Perhaps Heisenberg's most influential mentor, he headed the Copenhagen Institute and helped to refine the work of Heisenberg, among many other young scientists.
Another of Heisenberg's early mentors, he taught physics at Göttingen. Later on, he would recognize the matrix patterns of Heisenberg's work and help to establish quantum mechanics.
The most famous twentieth-century physicist, who differed from Heisenberg in two fundamental ways. First, Einstein never accepted uncertainty and believed that determinism was attainable. Second, he saw no justification for the separation of science and politics, and therefore used his international fame to campaign against the Nazis.
A physicist who came of age around the same time as Heisenberg and would remain a close collaborator throughout their careers.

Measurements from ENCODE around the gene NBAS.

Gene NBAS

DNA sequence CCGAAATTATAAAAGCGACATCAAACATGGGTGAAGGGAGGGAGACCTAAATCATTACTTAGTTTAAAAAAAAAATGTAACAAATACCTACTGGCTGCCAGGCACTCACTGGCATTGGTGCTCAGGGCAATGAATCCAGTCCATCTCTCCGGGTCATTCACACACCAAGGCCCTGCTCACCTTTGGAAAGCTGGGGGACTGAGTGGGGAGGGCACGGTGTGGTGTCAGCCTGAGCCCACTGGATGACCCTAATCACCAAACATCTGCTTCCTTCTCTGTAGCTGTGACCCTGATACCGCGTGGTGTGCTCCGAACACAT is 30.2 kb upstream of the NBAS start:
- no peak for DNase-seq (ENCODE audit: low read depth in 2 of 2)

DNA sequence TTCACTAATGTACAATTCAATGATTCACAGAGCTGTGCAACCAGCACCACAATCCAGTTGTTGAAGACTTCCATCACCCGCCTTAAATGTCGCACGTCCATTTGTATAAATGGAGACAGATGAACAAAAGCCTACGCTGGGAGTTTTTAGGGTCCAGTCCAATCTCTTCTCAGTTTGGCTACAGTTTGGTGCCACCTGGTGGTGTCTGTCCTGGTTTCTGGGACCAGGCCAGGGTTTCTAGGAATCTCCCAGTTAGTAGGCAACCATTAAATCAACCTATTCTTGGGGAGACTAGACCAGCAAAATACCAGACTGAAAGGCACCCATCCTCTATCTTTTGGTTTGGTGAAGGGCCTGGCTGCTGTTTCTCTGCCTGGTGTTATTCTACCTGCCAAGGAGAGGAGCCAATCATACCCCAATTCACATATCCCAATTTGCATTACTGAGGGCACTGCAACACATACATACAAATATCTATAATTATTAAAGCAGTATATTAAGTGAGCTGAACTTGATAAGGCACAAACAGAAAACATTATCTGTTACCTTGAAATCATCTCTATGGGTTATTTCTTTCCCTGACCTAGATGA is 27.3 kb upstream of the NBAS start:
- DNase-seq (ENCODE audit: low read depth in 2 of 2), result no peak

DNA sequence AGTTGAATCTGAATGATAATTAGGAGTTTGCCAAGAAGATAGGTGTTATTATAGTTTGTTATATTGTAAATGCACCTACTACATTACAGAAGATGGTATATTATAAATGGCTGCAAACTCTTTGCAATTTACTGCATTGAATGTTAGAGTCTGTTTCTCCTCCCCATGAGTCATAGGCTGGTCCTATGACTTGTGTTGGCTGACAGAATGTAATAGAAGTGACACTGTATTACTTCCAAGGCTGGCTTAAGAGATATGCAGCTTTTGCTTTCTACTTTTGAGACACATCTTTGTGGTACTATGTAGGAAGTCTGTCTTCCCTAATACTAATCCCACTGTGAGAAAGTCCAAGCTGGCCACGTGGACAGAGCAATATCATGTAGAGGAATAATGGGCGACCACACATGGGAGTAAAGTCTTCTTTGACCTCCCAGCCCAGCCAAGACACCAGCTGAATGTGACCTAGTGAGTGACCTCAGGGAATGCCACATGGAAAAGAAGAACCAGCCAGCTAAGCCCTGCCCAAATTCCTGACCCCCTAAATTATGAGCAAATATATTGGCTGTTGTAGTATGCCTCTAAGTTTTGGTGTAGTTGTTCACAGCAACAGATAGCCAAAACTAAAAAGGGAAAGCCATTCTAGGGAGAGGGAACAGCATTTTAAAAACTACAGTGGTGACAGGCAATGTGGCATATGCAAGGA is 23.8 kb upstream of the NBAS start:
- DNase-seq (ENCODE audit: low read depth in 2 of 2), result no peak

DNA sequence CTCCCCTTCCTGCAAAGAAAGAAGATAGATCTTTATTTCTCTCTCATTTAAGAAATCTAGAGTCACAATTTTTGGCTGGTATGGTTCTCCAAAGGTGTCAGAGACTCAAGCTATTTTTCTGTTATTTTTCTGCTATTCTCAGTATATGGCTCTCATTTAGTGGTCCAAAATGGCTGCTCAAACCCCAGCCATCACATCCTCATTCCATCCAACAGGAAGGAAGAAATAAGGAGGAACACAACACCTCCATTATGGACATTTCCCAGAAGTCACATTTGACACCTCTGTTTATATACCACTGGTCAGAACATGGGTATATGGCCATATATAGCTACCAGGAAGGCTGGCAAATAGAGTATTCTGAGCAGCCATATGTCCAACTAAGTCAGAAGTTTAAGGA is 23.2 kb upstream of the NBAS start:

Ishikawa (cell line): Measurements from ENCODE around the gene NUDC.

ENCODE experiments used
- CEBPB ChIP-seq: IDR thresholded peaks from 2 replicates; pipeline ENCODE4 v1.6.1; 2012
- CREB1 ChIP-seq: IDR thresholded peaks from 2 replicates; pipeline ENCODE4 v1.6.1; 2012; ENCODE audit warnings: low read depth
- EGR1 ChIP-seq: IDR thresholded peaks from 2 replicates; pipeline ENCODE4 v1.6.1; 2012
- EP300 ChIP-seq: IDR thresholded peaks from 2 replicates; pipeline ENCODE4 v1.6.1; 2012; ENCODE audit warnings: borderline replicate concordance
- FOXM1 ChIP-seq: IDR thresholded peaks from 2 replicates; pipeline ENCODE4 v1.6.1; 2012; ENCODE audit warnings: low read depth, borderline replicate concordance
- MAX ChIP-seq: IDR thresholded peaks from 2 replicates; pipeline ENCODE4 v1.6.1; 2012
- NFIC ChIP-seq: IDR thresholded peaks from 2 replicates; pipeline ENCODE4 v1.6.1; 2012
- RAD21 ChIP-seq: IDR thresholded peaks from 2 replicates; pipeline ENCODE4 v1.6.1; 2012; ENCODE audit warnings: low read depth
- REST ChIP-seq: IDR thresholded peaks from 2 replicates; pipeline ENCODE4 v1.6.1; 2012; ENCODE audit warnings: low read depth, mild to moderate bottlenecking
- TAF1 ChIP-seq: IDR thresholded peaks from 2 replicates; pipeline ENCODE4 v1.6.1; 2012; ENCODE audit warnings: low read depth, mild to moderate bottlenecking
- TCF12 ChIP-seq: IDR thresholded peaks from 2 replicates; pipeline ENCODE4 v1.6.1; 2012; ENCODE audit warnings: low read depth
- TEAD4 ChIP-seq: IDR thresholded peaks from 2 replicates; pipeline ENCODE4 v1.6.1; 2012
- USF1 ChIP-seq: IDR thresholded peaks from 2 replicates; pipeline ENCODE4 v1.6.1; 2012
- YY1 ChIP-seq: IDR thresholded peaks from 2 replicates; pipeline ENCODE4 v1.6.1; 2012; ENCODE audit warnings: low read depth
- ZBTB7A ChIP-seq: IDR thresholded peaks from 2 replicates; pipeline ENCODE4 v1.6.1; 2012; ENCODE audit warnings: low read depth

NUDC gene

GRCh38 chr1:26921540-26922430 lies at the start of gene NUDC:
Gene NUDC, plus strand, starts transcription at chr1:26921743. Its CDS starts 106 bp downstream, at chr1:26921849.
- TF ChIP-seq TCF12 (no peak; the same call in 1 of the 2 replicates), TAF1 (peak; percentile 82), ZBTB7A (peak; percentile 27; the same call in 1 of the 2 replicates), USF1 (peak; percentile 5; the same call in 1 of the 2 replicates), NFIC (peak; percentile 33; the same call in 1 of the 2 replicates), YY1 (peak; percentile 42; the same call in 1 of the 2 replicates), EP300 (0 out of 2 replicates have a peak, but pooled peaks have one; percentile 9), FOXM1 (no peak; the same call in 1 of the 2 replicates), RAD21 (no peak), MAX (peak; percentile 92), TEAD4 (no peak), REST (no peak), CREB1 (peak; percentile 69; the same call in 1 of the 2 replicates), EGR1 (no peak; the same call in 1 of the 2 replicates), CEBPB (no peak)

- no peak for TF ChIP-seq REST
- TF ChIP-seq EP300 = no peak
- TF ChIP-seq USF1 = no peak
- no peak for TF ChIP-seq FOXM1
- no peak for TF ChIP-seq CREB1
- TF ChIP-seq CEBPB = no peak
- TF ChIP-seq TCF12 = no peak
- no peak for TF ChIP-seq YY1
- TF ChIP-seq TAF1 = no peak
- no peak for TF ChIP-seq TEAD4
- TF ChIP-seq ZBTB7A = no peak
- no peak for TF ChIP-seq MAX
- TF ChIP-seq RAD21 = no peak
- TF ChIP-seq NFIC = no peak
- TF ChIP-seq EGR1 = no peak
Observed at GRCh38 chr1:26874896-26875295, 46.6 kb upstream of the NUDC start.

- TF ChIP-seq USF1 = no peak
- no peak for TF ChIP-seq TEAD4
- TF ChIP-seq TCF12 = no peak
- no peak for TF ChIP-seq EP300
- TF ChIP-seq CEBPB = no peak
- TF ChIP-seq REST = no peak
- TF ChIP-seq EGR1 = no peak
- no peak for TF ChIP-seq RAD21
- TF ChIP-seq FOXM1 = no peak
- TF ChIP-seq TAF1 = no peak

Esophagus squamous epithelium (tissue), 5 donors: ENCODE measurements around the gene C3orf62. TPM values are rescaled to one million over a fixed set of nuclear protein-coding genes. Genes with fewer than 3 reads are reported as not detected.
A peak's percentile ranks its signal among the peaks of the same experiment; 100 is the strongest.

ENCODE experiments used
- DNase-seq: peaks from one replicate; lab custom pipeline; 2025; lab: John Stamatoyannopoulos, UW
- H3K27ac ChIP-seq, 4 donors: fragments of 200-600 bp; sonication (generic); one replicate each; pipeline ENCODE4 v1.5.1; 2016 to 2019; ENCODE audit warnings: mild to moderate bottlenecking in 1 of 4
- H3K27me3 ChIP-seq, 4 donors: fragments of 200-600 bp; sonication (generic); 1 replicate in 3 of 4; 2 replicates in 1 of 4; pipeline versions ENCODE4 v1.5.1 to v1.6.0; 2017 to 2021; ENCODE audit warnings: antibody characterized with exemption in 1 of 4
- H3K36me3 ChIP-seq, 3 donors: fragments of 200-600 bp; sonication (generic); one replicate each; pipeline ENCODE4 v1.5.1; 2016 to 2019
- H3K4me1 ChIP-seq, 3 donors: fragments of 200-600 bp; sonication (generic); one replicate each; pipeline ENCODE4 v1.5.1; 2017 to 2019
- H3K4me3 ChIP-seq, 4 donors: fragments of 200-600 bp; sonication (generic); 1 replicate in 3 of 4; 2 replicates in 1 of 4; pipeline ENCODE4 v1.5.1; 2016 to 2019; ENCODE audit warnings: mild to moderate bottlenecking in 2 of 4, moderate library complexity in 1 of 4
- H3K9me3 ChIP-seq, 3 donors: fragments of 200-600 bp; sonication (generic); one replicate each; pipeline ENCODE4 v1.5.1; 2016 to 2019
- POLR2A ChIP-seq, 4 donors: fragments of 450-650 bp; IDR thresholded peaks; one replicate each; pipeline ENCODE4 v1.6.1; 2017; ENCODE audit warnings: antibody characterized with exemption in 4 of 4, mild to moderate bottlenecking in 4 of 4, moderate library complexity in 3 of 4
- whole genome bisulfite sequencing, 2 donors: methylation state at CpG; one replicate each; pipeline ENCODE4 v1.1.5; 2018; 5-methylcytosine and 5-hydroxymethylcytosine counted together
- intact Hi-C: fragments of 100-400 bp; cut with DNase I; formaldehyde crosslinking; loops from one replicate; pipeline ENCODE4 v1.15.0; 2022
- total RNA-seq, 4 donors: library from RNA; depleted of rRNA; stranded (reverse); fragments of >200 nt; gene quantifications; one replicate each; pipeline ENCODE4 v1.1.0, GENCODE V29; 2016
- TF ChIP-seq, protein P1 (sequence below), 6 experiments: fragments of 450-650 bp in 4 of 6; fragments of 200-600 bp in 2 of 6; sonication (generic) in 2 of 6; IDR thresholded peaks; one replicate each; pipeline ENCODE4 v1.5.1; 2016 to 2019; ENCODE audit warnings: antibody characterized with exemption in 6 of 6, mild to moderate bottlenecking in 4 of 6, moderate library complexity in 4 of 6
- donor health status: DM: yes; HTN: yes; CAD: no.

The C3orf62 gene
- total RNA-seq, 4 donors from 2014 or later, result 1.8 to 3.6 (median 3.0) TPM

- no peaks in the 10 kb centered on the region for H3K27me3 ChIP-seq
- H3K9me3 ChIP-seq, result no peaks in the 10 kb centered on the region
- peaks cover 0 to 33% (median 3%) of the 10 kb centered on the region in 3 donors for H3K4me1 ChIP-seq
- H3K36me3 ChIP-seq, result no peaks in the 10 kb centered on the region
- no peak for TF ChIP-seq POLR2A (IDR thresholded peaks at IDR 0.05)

One of Heisenberg's precursors in quantum theory, he would later collaborate with Heisenberg in attempts to save German physics at the onset of the Nazi regime. Planck encouraged Heisenberg not to resign his position and to instead wait out the Nazi reign to rebuild Germany after its inevitable defeat.
He showed how electron behavior could be understood in terms of waves. Schrödinger's theory yielded the same mathematical results as Heisenberg's quantum mechanics, but their pictures of the atom differed fundamentally.
Head of theoretical physics at Munich, he was Heisenberg's first mentor in science. Sommerfeld also tried to appoint Heisenberg as his successor, but was thwarted by Heisenberg's Nazi opponents.
The Munich professor who nearly failed Heisenberg during his oral examinations because he failed to demonstrate competence in experimental physics.